Solution: Keep you instructional materials in text format.  This is the most accessible format.

Audio content appears in many types of course materials:  audio found in course materials include: a variety multimedia materials.   Students may ask for flexibility in the delivery of print materials so they are available in audio format.  “Talking books” can provide audio feedback through human narration or digital output.  Print can be read  by using a software based screen reader.
Solution: Audio provides access to information for student who may have cognitive processing challenges. 

Video - course materials may include videos to convey history re-enactments, story examples, demonstrations or simulations in the classroom, movie clips.  Students who are deaf or hard of hearing may request captioned videos in order to have a text-based equivalent of oral information. Media to be captioned includes online video clips, DVD’s (check to see if it is time to swap out old versions of media) and videos created by the instructor.
Solution:  Start by acquiring videos that are already captioned.  Check with your publishers to provide you with an accessible version.  If you create your own videos, caption them using YouTube and then reviewing for any edits and corrections that need to be made for accuracy.

The difference between closed captions and subtitles

Essentially, subtitles assume an audience can hear the audio, but need the dialogue provided in text form as well. Meanwhile, closed captioning assumes an audience cannot hear the audio and needs a text description of what they would otherwise be hearing.  Closed captions, not only supplement for dialogue but other relevant parts of the soundtrack, describing background noises, phones ringing and other audio cues that need describing.  
Closed captions appear with a "CC" button that allows the viewer to turn the captions on or off.   
However, transcripts are not sufficient for video content as they are not time synchronized with the media.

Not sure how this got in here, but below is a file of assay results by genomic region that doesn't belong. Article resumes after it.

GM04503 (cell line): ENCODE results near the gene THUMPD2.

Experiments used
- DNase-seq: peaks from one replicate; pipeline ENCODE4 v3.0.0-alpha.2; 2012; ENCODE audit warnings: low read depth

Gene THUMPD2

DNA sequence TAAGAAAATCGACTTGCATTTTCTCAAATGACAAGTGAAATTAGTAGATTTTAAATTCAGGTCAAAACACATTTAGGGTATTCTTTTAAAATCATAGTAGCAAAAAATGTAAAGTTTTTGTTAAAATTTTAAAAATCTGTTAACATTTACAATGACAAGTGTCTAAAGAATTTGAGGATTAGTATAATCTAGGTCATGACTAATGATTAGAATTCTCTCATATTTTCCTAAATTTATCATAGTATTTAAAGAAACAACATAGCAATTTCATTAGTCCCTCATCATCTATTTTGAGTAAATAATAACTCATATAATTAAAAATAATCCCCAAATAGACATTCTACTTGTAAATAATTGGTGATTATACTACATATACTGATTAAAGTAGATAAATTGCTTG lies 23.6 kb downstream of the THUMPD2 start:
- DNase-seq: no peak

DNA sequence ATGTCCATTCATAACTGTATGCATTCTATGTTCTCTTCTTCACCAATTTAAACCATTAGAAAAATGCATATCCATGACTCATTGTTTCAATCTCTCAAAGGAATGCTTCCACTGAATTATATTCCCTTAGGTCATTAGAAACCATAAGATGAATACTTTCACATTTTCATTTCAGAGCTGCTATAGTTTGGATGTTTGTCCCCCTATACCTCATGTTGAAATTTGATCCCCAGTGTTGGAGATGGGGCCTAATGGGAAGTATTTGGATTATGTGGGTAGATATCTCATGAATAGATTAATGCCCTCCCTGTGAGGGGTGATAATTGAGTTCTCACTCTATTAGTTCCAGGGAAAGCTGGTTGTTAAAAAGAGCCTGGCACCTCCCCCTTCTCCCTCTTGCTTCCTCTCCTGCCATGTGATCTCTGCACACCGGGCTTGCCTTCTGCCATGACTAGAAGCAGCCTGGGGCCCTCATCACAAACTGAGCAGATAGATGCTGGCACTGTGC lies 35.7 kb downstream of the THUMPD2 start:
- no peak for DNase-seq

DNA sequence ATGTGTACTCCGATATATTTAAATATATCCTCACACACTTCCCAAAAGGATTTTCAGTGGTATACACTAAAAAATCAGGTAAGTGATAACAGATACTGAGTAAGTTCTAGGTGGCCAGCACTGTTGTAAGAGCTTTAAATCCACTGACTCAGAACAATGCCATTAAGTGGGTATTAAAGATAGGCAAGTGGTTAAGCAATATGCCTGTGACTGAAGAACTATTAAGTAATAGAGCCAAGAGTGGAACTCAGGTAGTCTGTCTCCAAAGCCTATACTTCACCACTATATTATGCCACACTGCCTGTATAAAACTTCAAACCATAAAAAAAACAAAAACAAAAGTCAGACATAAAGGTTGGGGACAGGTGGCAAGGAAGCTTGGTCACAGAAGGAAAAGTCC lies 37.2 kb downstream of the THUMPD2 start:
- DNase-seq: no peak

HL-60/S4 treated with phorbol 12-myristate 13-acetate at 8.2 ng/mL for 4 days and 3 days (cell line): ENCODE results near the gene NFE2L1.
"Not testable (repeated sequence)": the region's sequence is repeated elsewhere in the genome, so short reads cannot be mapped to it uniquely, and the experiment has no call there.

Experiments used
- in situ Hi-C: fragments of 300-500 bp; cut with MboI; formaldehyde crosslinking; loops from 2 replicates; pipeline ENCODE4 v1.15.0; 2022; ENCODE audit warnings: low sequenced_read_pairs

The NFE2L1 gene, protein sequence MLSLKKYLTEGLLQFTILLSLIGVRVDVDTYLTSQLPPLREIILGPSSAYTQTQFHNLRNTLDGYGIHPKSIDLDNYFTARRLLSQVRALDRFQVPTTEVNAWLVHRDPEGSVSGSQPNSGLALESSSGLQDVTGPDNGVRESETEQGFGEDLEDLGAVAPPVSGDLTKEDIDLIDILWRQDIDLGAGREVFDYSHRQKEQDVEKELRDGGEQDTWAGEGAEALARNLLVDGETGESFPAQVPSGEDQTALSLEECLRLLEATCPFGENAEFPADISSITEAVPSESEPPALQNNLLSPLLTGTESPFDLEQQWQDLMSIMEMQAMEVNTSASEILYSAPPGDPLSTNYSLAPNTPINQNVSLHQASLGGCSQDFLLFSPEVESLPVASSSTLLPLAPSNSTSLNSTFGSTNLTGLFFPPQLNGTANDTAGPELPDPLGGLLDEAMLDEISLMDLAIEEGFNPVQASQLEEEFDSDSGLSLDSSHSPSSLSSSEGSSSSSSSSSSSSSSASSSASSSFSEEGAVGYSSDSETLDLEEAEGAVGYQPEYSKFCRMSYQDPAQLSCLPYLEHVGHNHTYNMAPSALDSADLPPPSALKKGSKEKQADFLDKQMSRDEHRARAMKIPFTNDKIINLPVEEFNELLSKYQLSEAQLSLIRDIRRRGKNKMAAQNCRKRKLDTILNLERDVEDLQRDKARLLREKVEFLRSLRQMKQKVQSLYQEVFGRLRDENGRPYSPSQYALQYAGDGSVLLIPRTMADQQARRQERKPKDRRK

Solution: If you have a large number of videos that need to be captioned contact Laurie Vasquez x 2529, to discuss using the Chancellor's Office state funded grant for captioning.

Regardless of whether documents are created in Adobe PDF, Microsoft Word, or another format, there are right and wrong ways to create documents in order to ensure people with disabilities can access them.  
This video explains why and how to create electronic documents that are accessible to all users. 

  • Video runtime:  11:36 minutes
  • Year: 2016
  • Source - University of Washington Do-It program

Self-paced accessibility courses are available through the CCC accessibility center.

To better understand how students may interact with your course materials, view this Assistive Technology Software Demonstration :  ZoomText, JAWS and Dragon software programs.

Textbooks should be purchased with accessibility in mind. Students with blindness, low vision, dyslexia, those with many types of learning disabilities or traumatic brain injuries may not be able to utilize printed material.

Textbook choices should be publicly listed at least four weeks before class starts. Even electronic books may not be fully accessible from the publisher and may require extensive editing before they are ready for student use. Students with disabilities must have equivalent access to these textbooks when class starts.

Questions to ask publishers and textbook representatives about the accessibility of their textbooks: